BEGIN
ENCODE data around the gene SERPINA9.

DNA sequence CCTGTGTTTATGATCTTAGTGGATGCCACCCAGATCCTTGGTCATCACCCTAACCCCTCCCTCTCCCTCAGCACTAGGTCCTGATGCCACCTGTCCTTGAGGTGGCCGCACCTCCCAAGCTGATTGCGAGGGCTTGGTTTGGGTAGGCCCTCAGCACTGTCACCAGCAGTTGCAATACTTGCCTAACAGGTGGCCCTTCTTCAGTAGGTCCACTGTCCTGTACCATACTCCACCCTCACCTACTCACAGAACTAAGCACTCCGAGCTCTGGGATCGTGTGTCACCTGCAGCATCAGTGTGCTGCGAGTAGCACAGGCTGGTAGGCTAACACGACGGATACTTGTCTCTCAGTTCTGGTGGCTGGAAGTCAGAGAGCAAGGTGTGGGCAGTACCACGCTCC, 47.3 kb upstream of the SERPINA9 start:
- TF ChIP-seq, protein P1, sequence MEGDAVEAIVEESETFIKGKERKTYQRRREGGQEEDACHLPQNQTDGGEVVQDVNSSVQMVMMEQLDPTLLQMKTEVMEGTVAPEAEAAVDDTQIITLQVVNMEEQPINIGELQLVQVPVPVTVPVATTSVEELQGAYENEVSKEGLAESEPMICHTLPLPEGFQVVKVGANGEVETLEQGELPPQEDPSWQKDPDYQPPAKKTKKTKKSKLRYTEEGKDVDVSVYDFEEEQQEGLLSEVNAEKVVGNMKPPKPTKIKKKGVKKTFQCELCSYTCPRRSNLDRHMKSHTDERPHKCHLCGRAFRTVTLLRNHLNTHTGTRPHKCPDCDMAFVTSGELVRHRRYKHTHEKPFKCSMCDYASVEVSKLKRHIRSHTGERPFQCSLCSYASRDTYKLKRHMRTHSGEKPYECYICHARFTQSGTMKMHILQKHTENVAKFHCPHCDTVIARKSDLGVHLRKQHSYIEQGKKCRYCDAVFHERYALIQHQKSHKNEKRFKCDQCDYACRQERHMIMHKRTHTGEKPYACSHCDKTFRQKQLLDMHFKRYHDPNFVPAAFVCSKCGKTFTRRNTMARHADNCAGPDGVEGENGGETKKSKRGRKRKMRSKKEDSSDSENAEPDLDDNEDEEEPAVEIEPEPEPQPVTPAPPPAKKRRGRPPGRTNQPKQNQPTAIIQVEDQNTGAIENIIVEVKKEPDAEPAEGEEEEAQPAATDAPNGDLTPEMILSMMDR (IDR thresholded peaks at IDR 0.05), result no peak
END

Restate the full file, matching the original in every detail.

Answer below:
ENCODE data around the gene SERPINA9.

DNA sequence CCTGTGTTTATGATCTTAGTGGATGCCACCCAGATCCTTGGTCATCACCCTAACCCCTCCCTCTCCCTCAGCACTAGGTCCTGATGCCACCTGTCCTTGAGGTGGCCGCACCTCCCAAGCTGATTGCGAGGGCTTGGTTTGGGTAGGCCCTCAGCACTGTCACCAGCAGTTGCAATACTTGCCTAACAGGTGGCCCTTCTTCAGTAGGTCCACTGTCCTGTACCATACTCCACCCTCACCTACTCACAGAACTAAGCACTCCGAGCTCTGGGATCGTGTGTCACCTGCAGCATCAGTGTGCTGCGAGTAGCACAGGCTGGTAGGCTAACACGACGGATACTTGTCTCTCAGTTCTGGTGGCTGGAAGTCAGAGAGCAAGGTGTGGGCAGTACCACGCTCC, 47.3 kb upstream of the SERPINA9 start:
- TF ChIP-seq, protein P1, sequence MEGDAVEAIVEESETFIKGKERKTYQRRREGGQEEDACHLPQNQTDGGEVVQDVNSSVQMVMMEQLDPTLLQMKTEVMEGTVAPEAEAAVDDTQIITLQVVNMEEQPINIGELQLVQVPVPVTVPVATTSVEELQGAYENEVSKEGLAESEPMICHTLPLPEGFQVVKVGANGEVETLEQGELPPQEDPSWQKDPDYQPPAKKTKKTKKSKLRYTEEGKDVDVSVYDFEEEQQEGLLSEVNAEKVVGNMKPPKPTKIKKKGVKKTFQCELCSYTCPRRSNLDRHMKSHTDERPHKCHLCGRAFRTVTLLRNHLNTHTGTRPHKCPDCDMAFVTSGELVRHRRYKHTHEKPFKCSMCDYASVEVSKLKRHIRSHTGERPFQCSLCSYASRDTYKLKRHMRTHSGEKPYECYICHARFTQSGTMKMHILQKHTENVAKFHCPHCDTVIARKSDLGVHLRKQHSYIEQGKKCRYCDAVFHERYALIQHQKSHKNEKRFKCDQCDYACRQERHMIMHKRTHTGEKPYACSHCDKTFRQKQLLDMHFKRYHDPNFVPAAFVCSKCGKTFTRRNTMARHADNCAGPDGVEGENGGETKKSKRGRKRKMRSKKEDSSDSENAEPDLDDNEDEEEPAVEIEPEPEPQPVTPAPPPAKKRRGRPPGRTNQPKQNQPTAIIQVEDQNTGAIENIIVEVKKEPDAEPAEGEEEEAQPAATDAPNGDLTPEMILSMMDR (IDR thresholded peaks at IDR 0.05), result no peak